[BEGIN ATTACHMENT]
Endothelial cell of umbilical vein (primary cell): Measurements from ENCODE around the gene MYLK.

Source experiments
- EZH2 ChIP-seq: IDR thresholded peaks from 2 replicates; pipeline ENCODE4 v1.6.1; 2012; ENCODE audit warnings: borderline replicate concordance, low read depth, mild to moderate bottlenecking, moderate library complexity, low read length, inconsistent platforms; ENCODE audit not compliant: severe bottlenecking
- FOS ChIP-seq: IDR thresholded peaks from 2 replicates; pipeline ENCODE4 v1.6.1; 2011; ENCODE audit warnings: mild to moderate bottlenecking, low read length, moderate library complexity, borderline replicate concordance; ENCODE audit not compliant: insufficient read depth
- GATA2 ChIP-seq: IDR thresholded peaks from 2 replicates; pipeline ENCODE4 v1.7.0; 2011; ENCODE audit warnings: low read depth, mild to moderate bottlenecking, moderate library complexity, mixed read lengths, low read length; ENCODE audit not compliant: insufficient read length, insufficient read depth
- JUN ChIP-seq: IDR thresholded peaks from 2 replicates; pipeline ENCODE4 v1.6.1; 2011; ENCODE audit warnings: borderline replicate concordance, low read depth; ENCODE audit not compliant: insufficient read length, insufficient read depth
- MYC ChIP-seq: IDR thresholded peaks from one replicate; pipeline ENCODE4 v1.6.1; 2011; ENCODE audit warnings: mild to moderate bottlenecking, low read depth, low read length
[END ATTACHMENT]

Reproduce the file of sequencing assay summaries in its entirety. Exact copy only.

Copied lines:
Endothelial cell of umbilical vein (primary cell): Measurements from ENCODE around the gene MYLK.

Source experiments
- EZH2 ChIP-seq: IDR thresholded peaks from 2 replicates; pipeline ENCODE4 v1.6.1; 2012; ENCODE audit warnings: borderline replicate concordance, low read depth, mild to moderate bottlenecking, moderate library complexity, low read length, inconsistent platforms; ENCODE audit not compliant: severe bottlenecking
- FOS ChIP-seq: IDR thresholded peaks from 2 replicates; pipeline ENCODE4 v1.6.1; 2011; ENCODE audit warnings: mild to moderate bottlenecking, low read length, moderate library complexity, borderline replicate concordance; ENCODE audit not compliant: insufficient read depth
- GATA2 ChIP-seq: IDR thresholded peaks from 2 replicates; pipeline ENCODE4 v1.7.0; 2011; ENCODE audit warnings: low read depth, mild to moderate bottlenecking, moderate library complexity, mixed read lengths, low read length; ENCODE audit not compliant: insufficient read length, insufficient read depth
- JUN ChIP-seq: IDR thresholded peaks from 2 replicates; pipeline ENCODE4 v1.6.1; 2011; ENCODE audit warnings: borderline replicate concordance, low read depth; ENCODE audit not compliant: insufficient read length, insufficient read depth
- MYC ChIP-seq: IDR thresholded peaks from one replicate; pipeline ENCODE4 v1.6.1; 2011; ENCODE audit warnings: mild to moderate bottlenecking, low read depth, low read length